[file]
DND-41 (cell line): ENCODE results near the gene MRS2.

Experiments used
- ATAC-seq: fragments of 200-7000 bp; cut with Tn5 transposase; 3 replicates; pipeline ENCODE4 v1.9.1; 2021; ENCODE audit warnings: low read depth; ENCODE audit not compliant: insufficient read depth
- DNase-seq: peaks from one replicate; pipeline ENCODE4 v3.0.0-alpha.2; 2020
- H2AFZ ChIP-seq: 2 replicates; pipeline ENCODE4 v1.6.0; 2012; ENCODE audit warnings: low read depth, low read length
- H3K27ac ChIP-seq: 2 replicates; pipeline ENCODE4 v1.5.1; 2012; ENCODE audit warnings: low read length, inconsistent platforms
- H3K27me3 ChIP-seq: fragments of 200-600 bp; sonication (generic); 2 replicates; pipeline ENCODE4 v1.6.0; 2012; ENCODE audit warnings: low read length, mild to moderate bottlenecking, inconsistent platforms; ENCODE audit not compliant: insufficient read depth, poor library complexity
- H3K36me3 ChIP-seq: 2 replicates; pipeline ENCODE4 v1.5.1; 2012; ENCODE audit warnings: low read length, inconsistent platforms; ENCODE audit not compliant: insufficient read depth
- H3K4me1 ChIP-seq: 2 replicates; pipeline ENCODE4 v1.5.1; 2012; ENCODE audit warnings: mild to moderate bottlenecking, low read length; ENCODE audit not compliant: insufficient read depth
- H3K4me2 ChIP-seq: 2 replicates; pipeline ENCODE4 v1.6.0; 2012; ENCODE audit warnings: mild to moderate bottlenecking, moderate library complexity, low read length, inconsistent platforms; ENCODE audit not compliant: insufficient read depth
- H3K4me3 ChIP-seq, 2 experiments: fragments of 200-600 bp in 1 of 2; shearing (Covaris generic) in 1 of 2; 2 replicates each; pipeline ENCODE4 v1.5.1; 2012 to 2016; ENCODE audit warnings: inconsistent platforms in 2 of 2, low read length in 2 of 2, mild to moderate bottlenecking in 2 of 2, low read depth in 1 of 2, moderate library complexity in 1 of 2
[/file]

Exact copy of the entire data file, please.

DND-41 (cell line): ENCODE results near the gene MRS2.

Experiments used
- ATAC-seq: fragments of 200-7000 bp; cut with Tn5 transposase; 3 replicates; pipeline ENCODE4 v1.9.1; 2021; ENCODE audit warnings: low read depth; ENCODE audit not compliant: insufficient read depth
- DNase-seq: peaks from one replicate; pipeline ENCODE4 v3.0.0-alpha.2; 2020
- H2AFZ ChIP-seq: 2 replicates; pipeline ENCODE4 v1.6.0; 2012; ENCODE audit warnings: low read depth, low read length
- H3K27ac ChIP-seq: 2 replicates; pipeline ENCODE4 v1.5.1; 2012; ENCODE audit warnings: low read length, inconsistent platforms
- H3K27me3 ChIP-seq: fragments of 200-600 bp; sonication (generic); 2 replicates; pipeline ENCODE4 v1.6.0; 2012; ENCODE audit warnings: low read length, mild to moderate bottlenecking, inconsistent platforms; ENCODE audit not compliant: insufficient read depth, poor library complexity
- H3K36me3 ChIP-seq: 2 replicates; pipeline ENCODE4 v1.5.1; 2012; ENCODE audit warnings: low read length, inconsistent platforms; ENCODE audit not compliant: insufficient read depth
- H3K4me1 ChIP-seq: 2 replicates; pipeline ENCODE4 v1.5.1; 2012; ENCODE audit warnings: mild to moderate bottlenecking, low read length; ENCODE audit not compliant: insufficient read depth
- H3K4me2 ChIP-seq: 2 replicates; pipeline ENCODE4 v1.6.0; 2012; ENCODE audit warnings: mild to moderate bottlenecking, moderate library complexity, low read length, inconsistent platforms; ENCODE audit not compliant: insufficient read depth
- H3K4me3 ChIP-seq, 2 experiments: fragments of 200-600 bp in 1 of 2; shearing (Covaris generic) in 1 of 2; 2 replicates each; pipeline ENCODE4 v1.5.1; 2012 to 2016; ENCODE audit warnings: inconsistent platforms in 2 of 2, low read length in 2 of 2, mild to moderate bottlenecking in 2 of 2, low read depth in 1 of 2, moderate library complexity in 1 of 2